Once upon a time: 50 years of memories

Extracurriculars%2C+such+as+Marching+Band%2C+have+been+at+South+for+nearly+fifty+years.+PHOTO+BY+1979+SOUTH+YEARBOOK.

Extracurriculars, such as Marching Band, have been at South for nearly fifty years. PHOTO BY 1979 SOUTH YEARBOOK.

“They built it with the future in mind,” said Ms. Sheira Khan (‘82) about South, which opened in 1973. South will celebrate its 50th anniversary in 2023 –a half century of experiences and stories ingrained within its walls. 

      Some of these stories include pranks and, though it seems hard to believe today, food fights. Other tales of life-changing extracurriculars in science and technology and newfound passions for the humanities continue to define the South experience today. 

     From its inception, South was innovative and unconventional. Built in a culturally experimental time, South’s architecture and open classroom structure was also daring.

     “We heard whispers that the school was going to have no windows, and state of the art equipment, which sure enough it did,” said Ms. Khan. 

     As a result, South became a point of pride for the community. “The first night they opened [South] up to the public, everybody from the town came to see the new high school,” said Ms. Khan. 

     That pride remains. When asked about student experiences in the early days of South in the “West Windsor & Plainsboro – The Glory Days” Facebook group, many alumni and former administrators were quick to respond. 

     One highlight repeatedly mentioned by alumni is the food fight of 1979. Mr. Mark McCloskey (‘79) remembers being partially responsible for it, along with Mr. Mike Root (‘79), another student.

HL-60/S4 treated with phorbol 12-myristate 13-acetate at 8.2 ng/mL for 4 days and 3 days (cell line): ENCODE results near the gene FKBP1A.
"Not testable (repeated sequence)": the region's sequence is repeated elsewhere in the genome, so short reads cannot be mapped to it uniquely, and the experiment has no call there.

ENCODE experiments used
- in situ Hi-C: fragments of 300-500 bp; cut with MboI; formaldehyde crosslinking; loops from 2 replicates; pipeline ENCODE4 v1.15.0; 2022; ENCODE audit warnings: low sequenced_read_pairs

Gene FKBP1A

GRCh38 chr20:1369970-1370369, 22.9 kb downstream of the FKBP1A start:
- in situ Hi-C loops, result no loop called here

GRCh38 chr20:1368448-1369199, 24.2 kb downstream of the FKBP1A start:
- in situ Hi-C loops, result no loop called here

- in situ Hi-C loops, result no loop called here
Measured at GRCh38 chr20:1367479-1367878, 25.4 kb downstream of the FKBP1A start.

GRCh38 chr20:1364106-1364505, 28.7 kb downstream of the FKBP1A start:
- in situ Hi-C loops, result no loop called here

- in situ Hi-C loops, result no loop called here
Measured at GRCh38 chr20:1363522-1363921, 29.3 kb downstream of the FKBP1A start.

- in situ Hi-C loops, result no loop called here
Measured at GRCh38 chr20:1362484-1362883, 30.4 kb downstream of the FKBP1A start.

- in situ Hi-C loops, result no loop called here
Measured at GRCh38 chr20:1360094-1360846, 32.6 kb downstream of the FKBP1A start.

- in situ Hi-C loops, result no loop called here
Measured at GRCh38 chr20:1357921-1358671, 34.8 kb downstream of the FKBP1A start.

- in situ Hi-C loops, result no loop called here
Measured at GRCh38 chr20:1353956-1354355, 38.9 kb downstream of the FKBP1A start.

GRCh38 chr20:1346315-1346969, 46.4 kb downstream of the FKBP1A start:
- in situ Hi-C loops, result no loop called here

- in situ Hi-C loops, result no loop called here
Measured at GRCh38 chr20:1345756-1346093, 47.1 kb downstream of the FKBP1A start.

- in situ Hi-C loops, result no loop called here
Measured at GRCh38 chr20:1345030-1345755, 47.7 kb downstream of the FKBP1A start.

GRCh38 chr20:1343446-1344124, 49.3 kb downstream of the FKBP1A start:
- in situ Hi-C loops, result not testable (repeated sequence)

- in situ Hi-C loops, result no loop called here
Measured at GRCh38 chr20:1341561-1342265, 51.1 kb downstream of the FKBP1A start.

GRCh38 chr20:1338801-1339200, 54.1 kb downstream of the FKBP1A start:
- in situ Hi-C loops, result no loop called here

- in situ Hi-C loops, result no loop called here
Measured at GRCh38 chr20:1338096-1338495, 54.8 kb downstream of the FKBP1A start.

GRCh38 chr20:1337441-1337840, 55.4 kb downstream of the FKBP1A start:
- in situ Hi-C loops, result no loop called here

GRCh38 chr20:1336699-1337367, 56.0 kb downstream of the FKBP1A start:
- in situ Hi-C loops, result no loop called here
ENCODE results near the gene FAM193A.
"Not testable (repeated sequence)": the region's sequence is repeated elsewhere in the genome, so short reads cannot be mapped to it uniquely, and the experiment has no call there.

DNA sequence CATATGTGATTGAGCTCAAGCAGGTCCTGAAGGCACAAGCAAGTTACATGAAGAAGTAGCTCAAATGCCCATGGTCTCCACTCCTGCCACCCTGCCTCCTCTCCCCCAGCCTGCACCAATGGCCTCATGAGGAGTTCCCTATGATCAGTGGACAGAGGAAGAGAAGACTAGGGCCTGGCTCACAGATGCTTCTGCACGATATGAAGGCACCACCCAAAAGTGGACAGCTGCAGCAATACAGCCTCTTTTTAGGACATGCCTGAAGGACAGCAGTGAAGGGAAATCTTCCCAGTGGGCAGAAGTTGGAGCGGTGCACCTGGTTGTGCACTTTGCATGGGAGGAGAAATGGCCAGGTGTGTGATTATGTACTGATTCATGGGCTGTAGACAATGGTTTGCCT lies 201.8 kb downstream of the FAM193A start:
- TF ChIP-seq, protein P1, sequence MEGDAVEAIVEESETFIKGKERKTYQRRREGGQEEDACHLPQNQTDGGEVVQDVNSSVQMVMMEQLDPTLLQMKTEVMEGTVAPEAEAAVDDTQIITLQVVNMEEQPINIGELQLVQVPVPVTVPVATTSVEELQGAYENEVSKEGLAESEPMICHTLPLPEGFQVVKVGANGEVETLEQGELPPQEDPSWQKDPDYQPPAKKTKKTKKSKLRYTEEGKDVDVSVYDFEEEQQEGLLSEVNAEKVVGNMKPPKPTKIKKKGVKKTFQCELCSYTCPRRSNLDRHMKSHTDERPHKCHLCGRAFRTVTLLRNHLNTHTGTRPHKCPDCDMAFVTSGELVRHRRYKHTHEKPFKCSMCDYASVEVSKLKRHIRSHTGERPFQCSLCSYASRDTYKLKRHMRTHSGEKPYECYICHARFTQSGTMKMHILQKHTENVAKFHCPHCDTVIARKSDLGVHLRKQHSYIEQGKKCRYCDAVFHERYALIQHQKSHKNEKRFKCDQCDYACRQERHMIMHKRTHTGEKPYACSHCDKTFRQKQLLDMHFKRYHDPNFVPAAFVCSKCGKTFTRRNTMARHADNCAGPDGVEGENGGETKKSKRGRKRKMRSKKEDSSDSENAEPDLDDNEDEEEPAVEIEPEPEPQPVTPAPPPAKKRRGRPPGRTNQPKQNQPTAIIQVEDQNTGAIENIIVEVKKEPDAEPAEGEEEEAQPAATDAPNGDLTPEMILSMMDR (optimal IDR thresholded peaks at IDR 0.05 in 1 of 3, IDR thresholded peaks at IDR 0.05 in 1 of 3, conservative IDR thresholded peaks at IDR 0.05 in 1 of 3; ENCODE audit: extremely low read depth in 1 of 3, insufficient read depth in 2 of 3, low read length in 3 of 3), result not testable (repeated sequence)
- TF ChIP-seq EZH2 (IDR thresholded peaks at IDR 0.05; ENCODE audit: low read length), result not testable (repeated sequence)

“I remember asking, ‘Hey, Mike, what if we have a food fight like in Animal House?’ Somehow, he told someone and people got behind the idea, and then it happened. Everybody [in the cafeteria] seemed to know about it,” Mr. McCloskey said.

     “People lined up the halls just standing there, waiting. Then the room exploded with food. There was food in the air. Everywhere. I saw ketchup flying across the room.”

     He recalled other pranks. “They had a movie in the auditorium on a Friday night, and some of us climbed up on the roof and started standing at the windows to try to scare people. I don’t know if we scared anybody. I think we scared ourselves trying to get on the roof.” 

     Other alumni recalled how South provided a chance to nurture their interests and creativity. Ms. Amy Farrar (‘85), first found her passion by writing for The Pirate’s Eye.

     “Working at the paper started me on a long career in writing and editing, and I am now a published book author,” she said. “The paper was where I got my feet wet in discovering that I really liked working with words.” 

     For Ms. Khan, the national choir competition was life changing. “The robust arts program, including choir and jazz band, made me very comfortable with the arts,” she said. As a current expressive arts therapist, she credits South with igniting her passion. 

     Mr. Laurence Fieber was assistant principal of South from 1978-1994. He was also the first advisor of The Pirate’s Eye, the school newspaper which started publication in 1974. Fieber explained what was at stake for the newly opened South. 

     “We wanted to make this school work. We wanted to create the school of excellence,” he said. “What an incredible thrill to be part of the new school.” 

      This commitment still flourishes as we near the fiftieth anniversary. Mr. Bryan Fisher (‘96), American Studies teacher, said, “The people are still spirited and invested in our Pirate Com- munity,” he said. “The bones are still very strong.”